The drive-by text message

Years ago, my boy Lance was seeing a girl who turned out to be crazy.

Now, I realize this is like saying he was seeing a vegetarian who turned out to be a Democrat or a Prius owner who turned out to be a terrible driver, but stick with me.

Go out with me!

"Be my boyfriend, right now!"

Lance had a three-stage system for getting rid of girls he didn’t like. I won’t drag you through those stages, but the final one was to just stop answering the phone or returning calls altogether. Stage 3 wasn’t usually necessary, because they’d usually scram at Stage 1 or 2.

Anyway, this one did not. From the balcony of our second-floor apartment one night, while Lance is in the middle of Stage 3, we see this girl’s car pulling into the lot. Slowly. She does a slow drive-by, looks up at us in the balcony as Lance goes, incredulously, “She’s driving by my house.”

This maneuver has a modern counterpart. That counterpart is the drive-by text message.

Have you ever received a text that said something like, “What’s going on?” or “Hey, what’s up?” or just, “Hey”?

If you’re like me, your first reaction is to be annoyed at such a wasteful message. I only get, like, 300 of these a month, man. Let’s make ’em count. But your second reaction was more like, “Uh oh.”

This is because the sender is trying to bait you. If you respond, they know your phone is on, your phone is near you and you can communicate with it, meaning you won’t be able to ignore the almost certainly painful conversation they actually want to have with you.

Example 1:

Incoming text: “hey whats up?”

Your reply:  “not much just hangin out”

Incoming text: “with who, that skank from wednesday? we need to decide what we are”

Example 2:

Incoming text: “hey man”

Your reply: “yo whats up?”

Call comes in, you answer.

“Hey, man, sorry to bug you this late, but I ran out of gas on the highway and I was wondering if you could bring me some.”

This is the drive-by text, and it is never, ever good.


The heckler and the critic

I think any journalist would tell you the best part of the job is the anonymous people calling you gay on the Internet and photoshopping your head into elephant droppings*.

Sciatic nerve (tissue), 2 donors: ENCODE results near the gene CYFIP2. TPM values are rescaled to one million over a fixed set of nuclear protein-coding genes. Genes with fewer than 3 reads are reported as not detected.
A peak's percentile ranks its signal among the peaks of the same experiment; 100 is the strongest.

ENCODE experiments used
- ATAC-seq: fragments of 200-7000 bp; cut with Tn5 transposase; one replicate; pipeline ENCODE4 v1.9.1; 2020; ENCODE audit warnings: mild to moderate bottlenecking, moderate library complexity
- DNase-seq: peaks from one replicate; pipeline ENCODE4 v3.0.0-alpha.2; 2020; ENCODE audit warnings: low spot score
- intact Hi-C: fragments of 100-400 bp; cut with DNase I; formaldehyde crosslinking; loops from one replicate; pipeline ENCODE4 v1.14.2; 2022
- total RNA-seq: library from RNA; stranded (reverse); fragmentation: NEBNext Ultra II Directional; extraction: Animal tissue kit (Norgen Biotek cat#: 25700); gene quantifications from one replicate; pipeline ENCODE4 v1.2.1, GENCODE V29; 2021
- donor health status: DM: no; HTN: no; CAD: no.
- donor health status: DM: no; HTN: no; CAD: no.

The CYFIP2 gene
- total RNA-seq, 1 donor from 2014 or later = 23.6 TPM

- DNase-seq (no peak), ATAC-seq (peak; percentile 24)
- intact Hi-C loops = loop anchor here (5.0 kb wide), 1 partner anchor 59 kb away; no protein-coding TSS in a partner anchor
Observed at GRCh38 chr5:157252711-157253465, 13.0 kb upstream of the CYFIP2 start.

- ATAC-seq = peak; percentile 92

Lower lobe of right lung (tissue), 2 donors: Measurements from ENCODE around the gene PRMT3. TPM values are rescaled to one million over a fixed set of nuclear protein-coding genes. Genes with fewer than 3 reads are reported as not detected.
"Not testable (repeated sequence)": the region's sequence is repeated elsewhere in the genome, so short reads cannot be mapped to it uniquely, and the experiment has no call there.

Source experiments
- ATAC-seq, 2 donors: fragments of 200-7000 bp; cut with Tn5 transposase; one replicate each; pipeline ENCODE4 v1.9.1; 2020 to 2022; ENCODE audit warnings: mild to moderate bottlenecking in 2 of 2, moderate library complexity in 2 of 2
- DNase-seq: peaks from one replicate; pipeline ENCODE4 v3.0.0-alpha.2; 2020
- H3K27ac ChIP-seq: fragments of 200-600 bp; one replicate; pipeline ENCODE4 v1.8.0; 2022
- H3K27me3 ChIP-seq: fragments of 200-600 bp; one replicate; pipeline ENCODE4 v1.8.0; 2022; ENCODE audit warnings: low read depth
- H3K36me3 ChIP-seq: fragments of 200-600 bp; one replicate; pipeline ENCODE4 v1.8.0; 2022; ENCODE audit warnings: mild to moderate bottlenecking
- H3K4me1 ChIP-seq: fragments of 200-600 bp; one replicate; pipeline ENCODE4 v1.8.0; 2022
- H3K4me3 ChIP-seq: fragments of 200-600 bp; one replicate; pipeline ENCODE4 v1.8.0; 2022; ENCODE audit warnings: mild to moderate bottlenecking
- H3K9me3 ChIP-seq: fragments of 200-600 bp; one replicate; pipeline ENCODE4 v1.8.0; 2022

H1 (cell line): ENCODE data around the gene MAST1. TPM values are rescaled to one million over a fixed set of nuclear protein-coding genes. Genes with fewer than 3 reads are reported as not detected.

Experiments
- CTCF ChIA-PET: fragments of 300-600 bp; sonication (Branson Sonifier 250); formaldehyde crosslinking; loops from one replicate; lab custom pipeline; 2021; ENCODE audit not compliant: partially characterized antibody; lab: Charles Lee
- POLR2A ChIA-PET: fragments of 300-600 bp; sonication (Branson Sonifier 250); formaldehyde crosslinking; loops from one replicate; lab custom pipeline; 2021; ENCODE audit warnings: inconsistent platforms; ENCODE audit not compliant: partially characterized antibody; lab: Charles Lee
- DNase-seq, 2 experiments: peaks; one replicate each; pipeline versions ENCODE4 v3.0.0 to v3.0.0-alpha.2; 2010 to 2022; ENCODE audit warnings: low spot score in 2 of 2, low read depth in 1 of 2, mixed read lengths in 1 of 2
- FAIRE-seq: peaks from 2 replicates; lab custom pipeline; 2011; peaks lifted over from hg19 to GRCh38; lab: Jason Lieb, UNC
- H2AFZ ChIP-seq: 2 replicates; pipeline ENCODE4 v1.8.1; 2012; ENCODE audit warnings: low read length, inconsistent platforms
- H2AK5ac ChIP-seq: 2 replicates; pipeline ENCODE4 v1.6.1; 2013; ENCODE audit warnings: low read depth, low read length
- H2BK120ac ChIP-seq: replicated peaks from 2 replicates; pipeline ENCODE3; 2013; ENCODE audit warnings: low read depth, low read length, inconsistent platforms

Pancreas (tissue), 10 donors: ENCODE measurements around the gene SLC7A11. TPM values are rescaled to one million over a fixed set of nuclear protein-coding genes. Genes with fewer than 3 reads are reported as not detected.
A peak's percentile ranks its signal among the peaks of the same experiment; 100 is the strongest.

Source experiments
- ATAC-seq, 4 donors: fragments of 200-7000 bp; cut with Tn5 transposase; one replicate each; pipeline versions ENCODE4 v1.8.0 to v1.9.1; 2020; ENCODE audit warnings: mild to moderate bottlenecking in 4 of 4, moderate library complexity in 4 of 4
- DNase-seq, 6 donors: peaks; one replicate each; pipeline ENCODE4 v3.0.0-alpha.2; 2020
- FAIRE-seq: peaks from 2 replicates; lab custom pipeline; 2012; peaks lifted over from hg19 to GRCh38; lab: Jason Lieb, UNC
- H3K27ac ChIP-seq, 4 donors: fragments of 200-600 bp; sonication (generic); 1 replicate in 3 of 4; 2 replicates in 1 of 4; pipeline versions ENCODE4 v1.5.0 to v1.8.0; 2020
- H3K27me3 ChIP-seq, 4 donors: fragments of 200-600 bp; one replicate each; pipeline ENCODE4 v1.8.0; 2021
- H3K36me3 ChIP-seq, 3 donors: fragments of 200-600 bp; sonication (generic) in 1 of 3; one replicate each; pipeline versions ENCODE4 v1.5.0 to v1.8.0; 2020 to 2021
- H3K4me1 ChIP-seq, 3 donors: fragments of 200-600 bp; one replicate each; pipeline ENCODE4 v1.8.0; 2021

*This really happened to a journalist I know.

It’s just part of the deal. You write something someone doesn’t like about, say, a power forward, and all the sudden people are rooting for your death like you’re at the Coliseum.

Now, this hasn’t happened to me recently. Not as far as I know anyway. But it has happened to somebody I know, and I just happened to be watching stand-up comedy on YouTube recently when I stumbled upon a film project by Jamie Kennedy called “Heckler,” in which Kennedy explores heckling from every angle. What it’s like to be heckled. Why people heckle. How different comics deal with heckling. He also deals with Internet criticism.

Pretty fascinating stuff, to me.

Here’s a scene in which Kennedy takes a couple of hecklers backstage for an interview:

What’s interesting here is that the heckler can’t articulate what he didn’t like about Kennedy’s show. Kennedy asks him what should have been a penetrating question: “Why are you giving me your opinion, because you want me to get better or you just want to be like, yeah, fuck you?”

The guy’s answer is that he wants Kennedy to get better because he’s on TV and “I can be like, Jamie, stop telling shitty jokes.”

And then Kennedy: “I hope you get spine cancer.”

Here’s one of Kennedy interviewing Carrot Top, possibly one of the most hated-on comics of all time: